Leaving my house was never a matter of just leaving my house. Every single member of my family always had to have something to do with it.
Just the same with getting back. Always a member of my family to greet me. If you'd call it that.
At our usual turn-off point, Morgan leant in to kiss me, and I leant away.
She frowned, offended. "What's wrong?"
"I... There'll be people watching..."
She sighed. "There's always going to be people watching."
I remembered the first time she kissed me. It took her weeks to convince me it would be all right, and I was so scared it barely lasted for a second. For the month after, I was constantly paranoid that someone had told my family. But no-one had.
"I know," I said. "You know I just worry... Morgan?"
I cast my eyes up and down the street. It was deserted, as usual. "I love you."
"I love you too," she smiled and took her own look along the empty street before kissing me for a long time.
"Hey, Tammie, where've you been?" My brother Kye sauntered up to me.
"Uh... the park..."
"Who with? Your girlfriend?" He pressed me up against the wall.
"I..." I hesitated, knowing that my brother could see through lies. He was an Edwards kid. We all could.
Kye slapped me across the face and I fell to the floor.
I stopped the tears before they came and stood up, pretending it hadn't hurt.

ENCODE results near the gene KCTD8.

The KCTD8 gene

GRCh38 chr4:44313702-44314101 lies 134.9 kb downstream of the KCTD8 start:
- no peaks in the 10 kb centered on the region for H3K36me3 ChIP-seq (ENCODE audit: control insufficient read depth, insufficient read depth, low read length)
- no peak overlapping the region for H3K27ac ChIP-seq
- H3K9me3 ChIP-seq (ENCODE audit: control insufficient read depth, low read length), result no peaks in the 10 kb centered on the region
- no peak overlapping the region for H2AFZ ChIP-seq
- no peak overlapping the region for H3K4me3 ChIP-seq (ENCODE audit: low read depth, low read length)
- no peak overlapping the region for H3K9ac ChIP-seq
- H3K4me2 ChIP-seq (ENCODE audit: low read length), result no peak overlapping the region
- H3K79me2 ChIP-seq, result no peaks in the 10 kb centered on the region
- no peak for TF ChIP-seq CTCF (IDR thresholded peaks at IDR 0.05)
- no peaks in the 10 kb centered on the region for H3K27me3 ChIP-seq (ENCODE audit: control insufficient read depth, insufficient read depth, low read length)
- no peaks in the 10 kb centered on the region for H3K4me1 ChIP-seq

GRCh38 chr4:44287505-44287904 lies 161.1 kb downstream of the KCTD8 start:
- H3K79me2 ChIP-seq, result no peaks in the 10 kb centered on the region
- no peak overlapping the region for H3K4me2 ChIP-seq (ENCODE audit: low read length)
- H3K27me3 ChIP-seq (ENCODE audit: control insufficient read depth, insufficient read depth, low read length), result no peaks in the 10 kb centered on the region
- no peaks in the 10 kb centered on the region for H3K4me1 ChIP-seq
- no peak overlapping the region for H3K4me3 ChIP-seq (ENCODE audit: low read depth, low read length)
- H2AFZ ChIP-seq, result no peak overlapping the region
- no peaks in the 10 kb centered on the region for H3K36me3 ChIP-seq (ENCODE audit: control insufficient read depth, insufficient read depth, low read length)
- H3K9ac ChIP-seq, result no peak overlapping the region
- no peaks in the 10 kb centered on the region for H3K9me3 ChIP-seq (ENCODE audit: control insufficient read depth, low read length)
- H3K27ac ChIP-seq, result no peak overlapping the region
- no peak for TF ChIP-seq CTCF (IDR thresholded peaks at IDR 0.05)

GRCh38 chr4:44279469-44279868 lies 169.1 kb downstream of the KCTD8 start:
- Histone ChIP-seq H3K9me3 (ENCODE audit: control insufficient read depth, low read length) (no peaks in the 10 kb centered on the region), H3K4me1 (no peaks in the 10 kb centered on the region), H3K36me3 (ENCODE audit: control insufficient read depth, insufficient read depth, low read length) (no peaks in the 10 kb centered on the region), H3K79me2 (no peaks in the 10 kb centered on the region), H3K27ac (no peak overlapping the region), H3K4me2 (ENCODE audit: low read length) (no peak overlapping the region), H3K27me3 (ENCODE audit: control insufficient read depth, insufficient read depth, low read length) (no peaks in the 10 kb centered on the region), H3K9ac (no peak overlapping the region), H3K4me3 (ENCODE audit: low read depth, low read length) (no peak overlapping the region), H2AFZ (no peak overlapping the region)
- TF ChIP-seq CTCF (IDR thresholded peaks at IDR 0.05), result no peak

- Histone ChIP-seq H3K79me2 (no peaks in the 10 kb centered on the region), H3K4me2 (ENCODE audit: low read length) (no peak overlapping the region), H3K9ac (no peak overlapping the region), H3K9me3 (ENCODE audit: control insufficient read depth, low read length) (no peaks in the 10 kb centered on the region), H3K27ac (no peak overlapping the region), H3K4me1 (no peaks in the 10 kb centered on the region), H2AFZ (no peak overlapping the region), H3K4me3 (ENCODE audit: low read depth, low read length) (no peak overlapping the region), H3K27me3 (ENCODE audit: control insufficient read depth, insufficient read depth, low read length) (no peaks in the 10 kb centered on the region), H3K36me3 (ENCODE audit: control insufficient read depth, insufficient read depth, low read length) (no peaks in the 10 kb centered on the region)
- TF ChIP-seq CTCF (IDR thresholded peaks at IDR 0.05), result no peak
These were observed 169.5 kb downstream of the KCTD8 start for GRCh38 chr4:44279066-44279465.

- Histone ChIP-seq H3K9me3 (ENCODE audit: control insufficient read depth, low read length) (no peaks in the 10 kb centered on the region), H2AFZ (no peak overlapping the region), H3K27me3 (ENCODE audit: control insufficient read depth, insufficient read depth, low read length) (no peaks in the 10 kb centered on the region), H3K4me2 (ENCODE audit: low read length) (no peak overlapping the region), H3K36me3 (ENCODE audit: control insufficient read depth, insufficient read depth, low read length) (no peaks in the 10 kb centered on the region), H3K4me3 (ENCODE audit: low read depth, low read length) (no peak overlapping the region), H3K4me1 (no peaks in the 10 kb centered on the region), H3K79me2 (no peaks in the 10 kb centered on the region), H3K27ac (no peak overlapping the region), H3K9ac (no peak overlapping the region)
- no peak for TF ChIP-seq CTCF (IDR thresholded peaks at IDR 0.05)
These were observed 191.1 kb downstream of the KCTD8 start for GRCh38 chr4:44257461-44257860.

That was the one thing no-one in my family could see through. The emotions I faked. Faked emotions were equal to some kind of status in this house, although my homosexuality meant my father made sure I remained firmly at the bottom of the food chain.
"You're so weak," Kye sneered. "Look at you. Look at your clothes, like you're better than everyone else. But you're just flimsy, like this material," he tore the sleeve of my dress and walked away.
I sighed and went to my room. The reason I was "flimsy" was because my parents had me on a harsh diet which meant that, at the age of seventeen, I hadn't even reached seven stone yet. My mother would kill me if she knew I'd eaten fast food with Morgan.
And my clothes. The only choice I got in those was which delicate and useless dress I was going to wear. Which fragile shirt I was going to wear with my thin skirt.
The only thing I'd ever bought for myself was a green parka, from a charity shop. I told my mother it was more expensive than it was so she'd think I'd gone to a high-class shop for it.
I'd left it on Morgan's motorbike, so I texted her asking if she could bring it when we met up tomorrow. She didn't reply, but she never replied immediately unless she was alone.
I looked in my mirror. A bruise was forming around my cheekbone, so I brushed my hair over so that it couldn't be seen. I hadn't even told Morgan about the abuse, and I wasn't about to let her know.
I picked up the only picture I had of us together. It was taken three months before she asked me out, and I knew because I remembered the way she looked at me. Plus, it was the day I told her I was a lesbian. She had liked me first. Morgan always made the first move, and I felt guilty for that.
Sighing, I hoped she wouldn't tuck my hair behind my ear as she liked to do. I'd find a way to avoid it. I always found a way to avoid her knowing.